Tremendous technology advancements and access to volumes of marketing data enable companies to communicate and connect with their prospects and customers in ways only imagined 20 years ago. And technology investments reflect the excitement—sometimes too much.

The promise of big data leads many marketers to spend an enormous amount of money on technology. Many brands and agencies lose sight of the reason they are leveraging big data in the first place and that is to drive more sales. An arms race ensues and suddenly infrastructure costs soar and ROI shrinks.

Too many marketers have been to conferences that evangelize the real-time, data-driven 360 degree view of their customers and prospects. The holy grail of understanding everything about your customer in real time sounds very compelling. But for most brands, this dream will never pay off.

We’ve seen this play out multiple times. An RFP is received with ambitious objectives such as integrating multiple channels for communication, gaining the ability to communicate in real time and realizing a full and complete view of the customer’s relationship with the brand across all touchpoints.

But there’s a catch. The price to build this environment is enormous. Building a database marketing environment can stretch into the millions and the cost to maintain the infrastructure can exceed the build price. Unless you are a Fortune 100 company and have an enormous budget, the investment is simply not worth it. You can spend millions of dollars on infrastructure and technology without executing one campaign.

Many companies shelve the project. It’s simply too complex, too expensive and takes too long. Once campaigns are finally deployed, any ROI created by the smart use of data evaporates when faced by infrastructure costs.

There is no doubt that data-driven marketing works. The power of customer data combined with third-party data drives smarter targeting and allows marketers to selectively target their highest value prospects. The key is to leverage data efficiently without over-investing in technology.

Start by stepping back and determining a single objective that would be solved by the better use of data. Increasing the effectiveness of a single channel such as direct mail is often a great place to start. Then turn the objective into a question, such as “What if through smarter targeting I could decrease my direct mail costs and increase my ROI?” Now apply data to solve for your answer.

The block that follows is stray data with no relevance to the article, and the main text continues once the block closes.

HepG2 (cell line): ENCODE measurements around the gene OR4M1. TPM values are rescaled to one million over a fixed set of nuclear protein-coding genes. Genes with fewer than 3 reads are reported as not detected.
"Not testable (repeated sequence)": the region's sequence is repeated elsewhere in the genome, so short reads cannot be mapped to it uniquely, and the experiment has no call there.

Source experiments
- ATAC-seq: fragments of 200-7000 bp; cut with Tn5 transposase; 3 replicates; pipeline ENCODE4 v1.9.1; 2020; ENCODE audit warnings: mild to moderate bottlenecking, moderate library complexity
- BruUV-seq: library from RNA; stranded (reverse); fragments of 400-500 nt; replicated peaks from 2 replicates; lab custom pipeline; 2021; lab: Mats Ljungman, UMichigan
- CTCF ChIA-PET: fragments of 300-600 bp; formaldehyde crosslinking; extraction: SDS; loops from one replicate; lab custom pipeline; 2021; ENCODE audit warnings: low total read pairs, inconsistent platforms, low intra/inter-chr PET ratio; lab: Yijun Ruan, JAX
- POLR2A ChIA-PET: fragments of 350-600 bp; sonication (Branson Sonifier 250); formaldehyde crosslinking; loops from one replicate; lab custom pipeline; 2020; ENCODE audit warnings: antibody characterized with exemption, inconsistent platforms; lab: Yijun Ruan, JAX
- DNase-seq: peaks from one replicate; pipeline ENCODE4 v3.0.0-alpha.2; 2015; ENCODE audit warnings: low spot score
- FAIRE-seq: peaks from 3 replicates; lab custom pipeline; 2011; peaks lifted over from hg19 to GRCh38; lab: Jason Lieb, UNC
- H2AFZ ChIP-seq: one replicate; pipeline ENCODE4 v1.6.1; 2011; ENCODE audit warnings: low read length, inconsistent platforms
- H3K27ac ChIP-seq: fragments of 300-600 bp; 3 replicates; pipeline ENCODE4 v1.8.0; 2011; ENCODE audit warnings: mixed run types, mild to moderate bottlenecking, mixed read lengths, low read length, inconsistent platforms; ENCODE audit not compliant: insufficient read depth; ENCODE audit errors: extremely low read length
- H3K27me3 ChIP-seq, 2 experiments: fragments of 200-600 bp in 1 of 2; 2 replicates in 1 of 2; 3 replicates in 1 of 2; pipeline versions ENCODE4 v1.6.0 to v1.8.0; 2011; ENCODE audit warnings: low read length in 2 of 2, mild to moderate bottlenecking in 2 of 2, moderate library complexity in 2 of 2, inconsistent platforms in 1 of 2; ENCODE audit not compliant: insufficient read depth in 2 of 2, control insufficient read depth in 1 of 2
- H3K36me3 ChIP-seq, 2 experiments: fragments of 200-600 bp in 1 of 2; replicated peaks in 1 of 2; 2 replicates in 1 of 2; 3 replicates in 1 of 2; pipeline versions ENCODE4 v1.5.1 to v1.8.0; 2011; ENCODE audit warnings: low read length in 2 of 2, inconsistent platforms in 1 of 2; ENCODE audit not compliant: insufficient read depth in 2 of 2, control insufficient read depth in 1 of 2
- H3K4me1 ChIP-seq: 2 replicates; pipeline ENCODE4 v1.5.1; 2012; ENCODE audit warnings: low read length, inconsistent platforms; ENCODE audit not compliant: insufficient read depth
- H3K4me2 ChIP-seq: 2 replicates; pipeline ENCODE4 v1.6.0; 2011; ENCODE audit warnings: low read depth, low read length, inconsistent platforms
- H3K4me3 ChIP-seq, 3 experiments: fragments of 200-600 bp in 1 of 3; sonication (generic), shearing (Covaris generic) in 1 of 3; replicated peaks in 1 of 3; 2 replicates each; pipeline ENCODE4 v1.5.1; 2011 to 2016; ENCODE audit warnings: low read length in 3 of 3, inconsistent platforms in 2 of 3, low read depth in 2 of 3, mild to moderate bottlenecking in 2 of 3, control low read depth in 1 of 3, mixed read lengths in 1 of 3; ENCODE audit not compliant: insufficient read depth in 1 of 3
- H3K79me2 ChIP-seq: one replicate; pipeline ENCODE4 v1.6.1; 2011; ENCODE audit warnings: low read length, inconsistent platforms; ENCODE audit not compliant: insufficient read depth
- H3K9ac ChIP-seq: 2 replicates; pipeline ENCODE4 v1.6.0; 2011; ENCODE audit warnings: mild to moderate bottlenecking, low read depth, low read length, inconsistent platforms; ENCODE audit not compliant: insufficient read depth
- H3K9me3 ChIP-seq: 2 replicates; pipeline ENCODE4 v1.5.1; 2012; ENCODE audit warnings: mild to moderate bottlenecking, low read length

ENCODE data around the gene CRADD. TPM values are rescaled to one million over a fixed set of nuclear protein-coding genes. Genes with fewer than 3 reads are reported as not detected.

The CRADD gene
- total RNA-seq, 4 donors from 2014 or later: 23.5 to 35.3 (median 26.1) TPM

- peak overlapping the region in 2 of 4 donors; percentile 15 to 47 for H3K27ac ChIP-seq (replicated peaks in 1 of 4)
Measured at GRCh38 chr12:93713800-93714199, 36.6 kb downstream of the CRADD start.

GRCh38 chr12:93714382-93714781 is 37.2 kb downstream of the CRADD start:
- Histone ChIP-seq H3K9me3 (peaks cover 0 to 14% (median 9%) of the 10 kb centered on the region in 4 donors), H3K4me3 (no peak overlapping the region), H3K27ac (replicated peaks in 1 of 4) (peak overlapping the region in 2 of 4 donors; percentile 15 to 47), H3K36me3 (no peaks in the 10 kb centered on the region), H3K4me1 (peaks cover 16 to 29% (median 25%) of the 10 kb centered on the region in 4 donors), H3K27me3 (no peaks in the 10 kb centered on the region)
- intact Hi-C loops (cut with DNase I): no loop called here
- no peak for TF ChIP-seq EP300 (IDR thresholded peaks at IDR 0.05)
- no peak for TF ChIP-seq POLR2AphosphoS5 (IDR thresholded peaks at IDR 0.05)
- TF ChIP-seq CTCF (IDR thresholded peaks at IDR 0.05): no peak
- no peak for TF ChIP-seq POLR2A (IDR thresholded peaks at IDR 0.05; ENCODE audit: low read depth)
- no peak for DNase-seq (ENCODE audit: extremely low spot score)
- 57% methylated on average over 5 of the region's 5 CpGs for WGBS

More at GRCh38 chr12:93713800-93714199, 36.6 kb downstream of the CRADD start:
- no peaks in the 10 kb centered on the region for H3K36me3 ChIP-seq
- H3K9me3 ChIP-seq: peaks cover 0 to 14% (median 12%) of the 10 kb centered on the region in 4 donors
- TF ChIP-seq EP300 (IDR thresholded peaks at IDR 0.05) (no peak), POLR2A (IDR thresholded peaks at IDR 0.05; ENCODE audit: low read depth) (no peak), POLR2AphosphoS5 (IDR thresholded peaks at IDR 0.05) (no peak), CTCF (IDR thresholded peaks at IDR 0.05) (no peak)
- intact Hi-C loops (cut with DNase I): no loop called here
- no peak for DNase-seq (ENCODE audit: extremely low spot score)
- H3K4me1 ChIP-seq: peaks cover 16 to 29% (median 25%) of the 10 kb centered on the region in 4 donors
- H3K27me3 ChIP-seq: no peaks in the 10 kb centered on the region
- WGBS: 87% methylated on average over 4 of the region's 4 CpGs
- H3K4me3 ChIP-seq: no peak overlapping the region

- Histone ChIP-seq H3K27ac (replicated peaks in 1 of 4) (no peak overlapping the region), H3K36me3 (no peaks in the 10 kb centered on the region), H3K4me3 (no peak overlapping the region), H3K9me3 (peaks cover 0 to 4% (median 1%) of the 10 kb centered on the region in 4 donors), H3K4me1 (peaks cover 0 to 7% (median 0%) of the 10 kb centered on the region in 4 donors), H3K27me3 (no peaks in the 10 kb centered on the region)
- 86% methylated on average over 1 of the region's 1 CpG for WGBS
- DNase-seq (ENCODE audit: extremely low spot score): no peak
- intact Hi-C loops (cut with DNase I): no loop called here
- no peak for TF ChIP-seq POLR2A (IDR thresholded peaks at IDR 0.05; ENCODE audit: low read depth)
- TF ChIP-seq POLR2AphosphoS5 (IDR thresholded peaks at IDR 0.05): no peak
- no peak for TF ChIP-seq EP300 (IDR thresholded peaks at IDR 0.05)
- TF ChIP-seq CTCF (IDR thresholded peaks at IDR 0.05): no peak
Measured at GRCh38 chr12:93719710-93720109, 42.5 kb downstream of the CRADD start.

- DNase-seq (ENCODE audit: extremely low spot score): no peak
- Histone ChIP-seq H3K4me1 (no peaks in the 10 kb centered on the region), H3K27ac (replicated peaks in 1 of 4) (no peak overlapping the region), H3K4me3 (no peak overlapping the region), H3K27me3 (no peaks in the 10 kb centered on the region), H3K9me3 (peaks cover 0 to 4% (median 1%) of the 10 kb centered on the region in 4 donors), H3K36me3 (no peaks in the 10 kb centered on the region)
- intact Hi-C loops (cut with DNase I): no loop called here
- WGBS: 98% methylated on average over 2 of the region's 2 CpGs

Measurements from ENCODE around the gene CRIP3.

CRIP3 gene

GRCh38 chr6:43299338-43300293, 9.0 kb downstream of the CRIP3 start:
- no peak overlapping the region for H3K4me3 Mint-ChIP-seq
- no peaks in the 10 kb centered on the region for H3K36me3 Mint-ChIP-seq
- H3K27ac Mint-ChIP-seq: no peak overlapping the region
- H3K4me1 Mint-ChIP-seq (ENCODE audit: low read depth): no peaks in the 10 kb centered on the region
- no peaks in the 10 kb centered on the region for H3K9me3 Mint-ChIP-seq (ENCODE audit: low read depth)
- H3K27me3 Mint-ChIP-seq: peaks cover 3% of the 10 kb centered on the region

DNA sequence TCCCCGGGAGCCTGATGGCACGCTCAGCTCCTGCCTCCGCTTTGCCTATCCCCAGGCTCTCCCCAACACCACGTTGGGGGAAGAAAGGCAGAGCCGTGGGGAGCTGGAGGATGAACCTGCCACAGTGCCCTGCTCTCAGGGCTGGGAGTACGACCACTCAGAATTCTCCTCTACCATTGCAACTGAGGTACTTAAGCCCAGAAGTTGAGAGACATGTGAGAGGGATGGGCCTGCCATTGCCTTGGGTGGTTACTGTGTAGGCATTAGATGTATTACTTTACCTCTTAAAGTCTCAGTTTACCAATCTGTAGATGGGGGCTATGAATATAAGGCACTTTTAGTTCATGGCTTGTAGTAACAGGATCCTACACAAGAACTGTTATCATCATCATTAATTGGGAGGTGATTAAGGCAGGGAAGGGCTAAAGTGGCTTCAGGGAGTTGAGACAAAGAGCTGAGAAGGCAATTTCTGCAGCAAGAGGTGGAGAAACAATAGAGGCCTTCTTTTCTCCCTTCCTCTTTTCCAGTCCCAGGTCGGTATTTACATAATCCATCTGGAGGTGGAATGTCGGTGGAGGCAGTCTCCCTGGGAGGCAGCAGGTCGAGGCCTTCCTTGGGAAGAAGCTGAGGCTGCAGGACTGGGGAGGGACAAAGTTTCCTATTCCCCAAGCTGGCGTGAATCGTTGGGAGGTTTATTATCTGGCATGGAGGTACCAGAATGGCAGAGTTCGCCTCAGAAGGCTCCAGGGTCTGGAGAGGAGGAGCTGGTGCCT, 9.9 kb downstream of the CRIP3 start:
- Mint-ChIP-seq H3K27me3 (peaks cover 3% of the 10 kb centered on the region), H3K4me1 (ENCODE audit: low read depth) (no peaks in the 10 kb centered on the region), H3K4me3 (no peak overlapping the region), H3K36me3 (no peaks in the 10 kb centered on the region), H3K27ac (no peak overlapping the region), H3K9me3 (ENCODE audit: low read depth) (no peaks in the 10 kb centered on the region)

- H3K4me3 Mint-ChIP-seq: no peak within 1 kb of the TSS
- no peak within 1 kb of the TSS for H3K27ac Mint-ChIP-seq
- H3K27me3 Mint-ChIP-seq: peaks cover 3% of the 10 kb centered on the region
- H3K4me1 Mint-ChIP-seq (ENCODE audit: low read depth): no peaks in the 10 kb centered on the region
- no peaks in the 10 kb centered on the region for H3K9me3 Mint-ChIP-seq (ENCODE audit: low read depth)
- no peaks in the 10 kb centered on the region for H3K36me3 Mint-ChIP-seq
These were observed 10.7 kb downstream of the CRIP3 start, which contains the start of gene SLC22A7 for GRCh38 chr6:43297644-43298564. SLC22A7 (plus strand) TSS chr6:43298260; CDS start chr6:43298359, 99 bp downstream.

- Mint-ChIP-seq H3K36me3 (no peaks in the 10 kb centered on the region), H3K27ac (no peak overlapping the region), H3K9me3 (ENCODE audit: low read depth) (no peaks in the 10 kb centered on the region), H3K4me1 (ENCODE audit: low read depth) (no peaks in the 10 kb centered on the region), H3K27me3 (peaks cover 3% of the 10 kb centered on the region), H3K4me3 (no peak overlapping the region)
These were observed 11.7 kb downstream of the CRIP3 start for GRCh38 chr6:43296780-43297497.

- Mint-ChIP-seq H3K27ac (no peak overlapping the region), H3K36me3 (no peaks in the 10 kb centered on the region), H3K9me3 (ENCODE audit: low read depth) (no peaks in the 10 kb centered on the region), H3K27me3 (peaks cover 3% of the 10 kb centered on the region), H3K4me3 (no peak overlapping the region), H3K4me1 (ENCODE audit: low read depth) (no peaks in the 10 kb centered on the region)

There are firms in the marketplace that can quickly combine customer data with relevant third party data to rapidly achieve unique acquisition models. The models are based on the profile of the current customer base and their behaviors. While in the grand scheme of customer modeling this is a relatively straightforward exercise, in many cases this type of modeling results in massive gains.

Once an initial model is constructed and tested against the single objective it becomes easier to continue to invest more dollars into data-driven campaigns. The key is to avoid any process that requires a massive upfront investment just to begin to prove the effectiveness of using data. The ROI must appear in the initial campaign results, not tied to the promise that once there is a large infrastructure in place, the ROI will follow.

Technology has evolved to make this solution a reality now. As marketers are realizing, there is simply no reason to let infrastructure costs block the way to building sales with a data-driven strategy. The smarter move is to tackle your specific challenges head-on and let your success guide your technology investment.

http://www.chiefmarketer.com/leveraging-marketing-data-without-investing-new-tech/

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